“First put on your own oxygen mask before assisting other passengers.” This safety announcement is made before every plane takes off. The reason? If you don’t have a secured oxygen mask, you will not be able to help others for very long. Good self-leadership will empower you to make a bigger dent in the world. This principle can be applied beyond the airline industry.
I remember when I was facing a big decision as a student. I spent time with a friend and asked for his advice. Before answering my question though, he asked me the following:
- Have you eaten healthily recently?
- Have you exercised recently?
- Have you slept recently?
I was underwhelmed by these questions. They were so basic; I was expecting something more profound. Only now do I recognise the wisdom contained in them. Before making a big decision, it is crucial to remove factors that hamper clear thinking. Having these basics in place is putting your oxygen mask on first.
Ever since then I have made a habit of asking myself these questions before making a big decision. If I can’t answer all 3 with a “Yes”, then I defer decision making until that is corrected.
You can also invest in these 3 areas. Don’t try and change everything all at once. Experiment with these and by changing little by little you will be making great investments. This advice was shaped by Tom Rath, author of Eat Move Sleep, who has a great podcast interview here and also has a 30 day Eat Move Sleep challenge here – both are free to download.
1. Eat – get quality into your body so as to get quality out
It’s expensive to eat healthily but I suggest that it is worth it. It requires research, good planning and having to make your own meals probably more often than you do now. Here are some tips:
- Drink lots of water. Before I start my day at work, I fill a 2l jug of water. I must finish it before I leave for home.
- Pack healthy snacks. Nuts, biltong, fruit etc. or else you will crack and visit the vending machine for an unhealthy snack. Jorge Lemann, one of the founders of 3G Capital (who own AB Inbev, Burger King and Heinz) always carries snacks in his jacket pockets.
- Banting/LCHF/Atkins. I am not a dietician and you need to do your own research. Bottom line is that you might benefit from making some changes to your diet.
- Vitamins. If you are going to change your diet, it is probably a good idea to use a multivitamin daily to make up for any deficiencies. I also suggest looking into Omega 3 supplements.
- Think about making lunch your main meal. When you are having to cook for yourself, it can be a challenge. During articles I made lunch my main meal because I could get a healthy, balanced meal for a reasonable price from the canteen.
2. Move – sitting is the new smoking
Movement can range from stepping to running marathons. Wherever you find yourself, take the next step. Movement releases endorphins, helps you sleep better and increases the strength of your heart.
- 10 000 steps a day. That is the goal. My wife bought me a FitBit for my birthday last year and that has made this a lot easier. You can use an app on your phone or buy a step counter.
- Avoid sitting for long periods. Since 2015 I have made use of a standing desk. I love it. It is also highly recommended to try and move consistently throughout the day – 250 steps an hour. This is achievable and will make a massive difference. Don’t start off with the goal of completing an Iron Man – just avoid sitting!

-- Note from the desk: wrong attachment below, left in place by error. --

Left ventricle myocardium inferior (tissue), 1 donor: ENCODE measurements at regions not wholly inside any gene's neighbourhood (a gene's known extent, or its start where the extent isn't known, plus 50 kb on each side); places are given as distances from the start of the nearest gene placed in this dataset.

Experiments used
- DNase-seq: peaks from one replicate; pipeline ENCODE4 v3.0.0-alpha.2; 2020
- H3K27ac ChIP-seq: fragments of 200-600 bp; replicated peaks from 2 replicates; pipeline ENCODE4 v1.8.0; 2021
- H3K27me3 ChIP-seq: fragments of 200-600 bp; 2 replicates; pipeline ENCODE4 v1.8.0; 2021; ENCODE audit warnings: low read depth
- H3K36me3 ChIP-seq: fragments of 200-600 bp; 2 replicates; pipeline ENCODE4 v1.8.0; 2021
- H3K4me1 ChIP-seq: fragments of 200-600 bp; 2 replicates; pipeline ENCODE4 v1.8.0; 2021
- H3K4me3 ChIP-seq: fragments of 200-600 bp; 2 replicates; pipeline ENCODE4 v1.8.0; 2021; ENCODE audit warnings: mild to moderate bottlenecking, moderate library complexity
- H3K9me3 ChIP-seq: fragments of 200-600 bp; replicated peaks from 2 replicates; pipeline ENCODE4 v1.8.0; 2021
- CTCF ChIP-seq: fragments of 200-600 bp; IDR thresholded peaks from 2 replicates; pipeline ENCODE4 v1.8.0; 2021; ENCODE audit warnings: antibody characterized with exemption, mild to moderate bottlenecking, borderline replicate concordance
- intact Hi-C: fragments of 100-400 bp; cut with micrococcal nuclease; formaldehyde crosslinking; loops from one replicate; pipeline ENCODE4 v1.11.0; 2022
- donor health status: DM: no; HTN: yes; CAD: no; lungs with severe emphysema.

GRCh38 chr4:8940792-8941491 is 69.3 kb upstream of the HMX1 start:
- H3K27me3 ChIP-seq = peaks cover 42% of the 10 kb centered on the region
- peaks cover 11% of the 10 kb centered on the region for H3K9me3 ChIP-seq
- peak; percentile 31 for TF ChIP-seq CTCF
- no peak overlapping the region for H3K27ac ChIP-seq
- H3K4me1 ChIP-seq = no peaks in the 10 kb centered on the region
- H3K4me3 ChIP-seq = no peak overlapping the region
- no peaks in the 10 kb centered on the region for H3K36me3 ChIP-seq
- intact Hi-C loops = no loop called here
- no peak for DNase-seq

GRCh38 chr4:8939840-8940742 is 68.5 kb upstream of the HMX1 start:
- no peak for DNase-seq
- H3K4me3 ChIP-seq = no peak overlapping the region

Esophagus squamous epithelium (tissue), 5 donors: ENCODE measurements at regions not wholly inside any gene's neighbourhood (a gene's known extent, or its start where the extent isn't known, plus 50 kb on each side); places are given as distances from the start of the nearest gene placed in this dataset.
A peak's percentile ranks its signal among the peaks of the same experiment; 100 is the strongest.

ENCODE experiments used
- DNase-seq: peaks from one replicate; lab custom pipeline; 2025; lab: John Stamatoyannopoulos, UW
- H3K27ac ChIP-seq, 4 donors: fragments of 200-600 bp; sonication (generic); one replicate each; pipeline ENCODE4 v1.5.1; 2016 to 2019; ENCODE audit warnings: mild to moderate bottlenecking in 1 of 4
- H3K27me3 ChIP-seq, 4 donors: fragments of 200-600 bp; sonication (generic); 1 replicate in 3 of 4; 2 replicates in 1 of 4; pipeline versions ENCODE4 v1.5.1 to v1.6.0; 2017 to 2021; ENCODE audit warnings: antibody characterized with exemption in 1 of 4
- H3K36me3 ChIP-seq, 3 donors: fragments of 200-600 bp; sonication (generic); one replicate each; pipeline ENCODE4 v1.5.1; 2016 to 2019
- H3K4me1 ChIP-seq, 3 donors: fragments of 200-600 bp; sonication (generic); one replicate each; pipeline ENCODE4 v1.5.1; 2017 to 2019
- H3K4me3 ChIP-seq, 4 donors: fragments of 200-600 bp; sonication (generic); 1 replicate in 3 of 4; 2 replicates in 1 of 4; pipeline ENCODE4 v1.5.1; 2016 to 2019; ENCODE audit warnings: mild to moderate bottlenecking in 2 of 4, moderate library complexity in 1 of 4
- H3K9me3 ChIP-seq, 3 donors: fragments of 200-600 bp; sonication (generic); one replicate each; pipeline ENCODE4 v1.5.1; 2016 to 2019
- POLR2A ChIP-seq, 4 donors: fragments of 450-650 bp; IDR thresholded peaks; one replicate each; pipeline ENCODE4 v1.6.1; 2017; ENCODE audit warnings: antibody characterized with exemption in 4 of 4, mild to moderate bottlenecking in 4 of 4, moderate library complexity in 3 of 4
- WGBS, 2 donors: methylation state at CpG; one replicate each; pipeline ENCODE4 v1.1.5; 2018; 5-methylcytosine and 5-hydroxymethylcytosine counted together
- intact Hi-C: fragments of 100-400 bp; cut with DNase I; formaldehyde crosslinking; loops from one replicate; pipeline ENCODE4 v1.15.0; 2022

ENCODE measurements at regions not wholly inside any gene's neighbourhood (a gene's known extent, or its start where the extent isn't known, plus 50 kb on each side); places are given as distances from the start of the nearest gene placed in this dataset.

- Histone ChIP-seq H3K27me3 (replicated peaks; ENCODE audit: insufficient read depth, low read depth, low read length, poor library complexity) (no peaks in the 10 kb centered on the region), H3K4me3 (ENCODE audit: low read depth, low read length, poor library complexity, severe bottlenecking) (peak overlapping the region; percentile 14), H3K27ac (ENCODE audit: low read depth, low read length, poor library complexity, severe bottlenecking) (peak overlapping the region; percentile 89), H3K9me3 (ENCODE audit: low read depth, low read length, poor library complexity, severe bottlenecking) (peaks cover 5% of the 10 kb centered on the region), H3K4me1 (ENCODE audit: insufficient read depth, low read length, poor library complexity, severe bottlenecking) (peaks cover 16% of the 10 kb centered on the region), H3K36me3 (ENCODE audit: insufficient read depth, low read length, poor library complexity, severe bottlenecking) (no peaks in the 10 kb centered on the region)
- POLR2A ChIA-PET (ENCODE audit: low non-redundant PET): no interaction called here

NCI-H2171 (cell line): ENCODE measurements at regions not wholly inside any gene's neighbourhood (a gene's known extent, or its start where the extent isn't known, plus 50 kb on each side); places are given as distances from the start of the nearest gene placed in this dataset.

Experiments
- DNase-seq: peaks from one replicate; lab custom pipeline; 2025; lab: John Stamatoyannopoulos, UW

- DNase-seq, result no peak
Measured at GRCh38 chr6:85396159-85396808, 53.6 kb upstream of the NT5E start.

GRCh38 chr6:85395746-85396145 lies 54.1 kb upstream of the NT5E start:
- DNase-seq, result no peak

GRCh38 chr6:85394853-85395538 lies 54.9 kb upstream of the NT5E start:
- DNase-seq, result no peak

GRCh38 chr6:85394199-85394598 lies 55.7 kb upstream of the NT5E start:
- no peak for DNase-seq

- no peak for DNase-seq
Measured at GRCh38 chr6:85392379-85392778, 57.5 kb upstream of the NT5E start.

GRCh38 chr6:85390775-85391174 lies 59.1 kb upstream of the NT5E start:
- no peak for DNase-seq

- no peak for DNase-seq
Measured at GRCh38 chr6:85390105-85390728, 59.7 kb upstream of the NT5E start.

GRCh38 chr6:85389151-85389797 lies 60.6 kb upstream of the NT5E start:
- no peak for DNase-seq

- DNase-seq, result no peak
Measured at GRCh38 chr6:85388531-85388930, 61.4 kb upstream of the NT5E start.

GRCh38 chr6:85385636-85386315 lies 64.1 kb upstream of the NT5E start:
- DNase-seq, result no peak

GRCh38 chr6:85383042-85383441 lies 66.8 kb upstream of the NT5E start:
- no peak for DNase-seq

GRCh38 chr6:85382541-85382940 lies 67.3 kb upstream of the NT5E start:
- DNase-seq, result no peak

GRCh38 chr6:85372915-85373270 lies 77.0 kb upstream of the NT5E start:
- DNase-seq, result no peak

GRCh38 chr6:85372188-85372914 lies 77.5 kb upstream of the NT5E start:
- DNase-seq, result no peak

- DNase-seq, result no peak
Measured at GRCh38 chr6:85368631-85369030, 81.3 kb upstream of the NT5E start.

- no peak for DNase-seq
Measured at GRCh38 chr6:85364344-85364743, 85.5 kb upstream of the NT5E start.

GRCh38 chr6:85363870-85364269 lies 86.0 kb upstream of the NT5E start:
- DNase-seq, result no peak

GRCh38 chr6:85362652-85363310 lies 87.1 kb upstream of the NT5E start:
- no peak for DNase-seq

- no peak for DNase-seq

- Walk more. Steve Jobs loved walking in order to help him think better. Are there one-on-one meetings that you could change into walks?
- Exercise on specific days. I have worked hard to make a habit of exercise. Habits can be developed and have written about this important area here. This is important to read if you struggle to make new habits stick.
- Download Strava. It is a free app that tracks any run, cycle or swim. You keep all your stats in one place and you get motivated by seeing what your friends are getting up to. This is social media that pays off!
- Include stretching. As I get older, the more I notice that my mobility is decreasing. Some basic stretches before and after exercise are great investments (so is Pilates). I also have a pull-up bar that allows me to work on core strength.
3. Sleep – give your brain a chance to reboot
When you sleep, you give your brain a chance to reboot. While you are sleeping, your brain releases toxins and consolidates learning. It is quite common to brag about your lack of sleep, and there will be times when an all-nighter is unavoidable, but in the long-term it is flying with your oxygen mask off.
- Aim for 8 hours. Set your ideal wakeup time and then backwards to get your 8 hours. Impossible? Why not at least experiment with this approach for a week to see the difference it can make.
- Read before trying to sleep. This can work because it removes the focus from your life problems or issues that would keep your mind too active. It also helps you learn more!
- Learn more about the importance of sleep. As a student the ability to thrive on little sleep is a mark of distinction. You therefore probably need to educate yourself on the benefits of sleep in order to make it a priority. Fast Company recently wrote about why even 6 hours is not nearly enough.
We all can take steps to Eat, Move and Sleep better. Make investments in these 3 areas and create habits that will lead to better decision making and a longer life. What other steps would you suggest?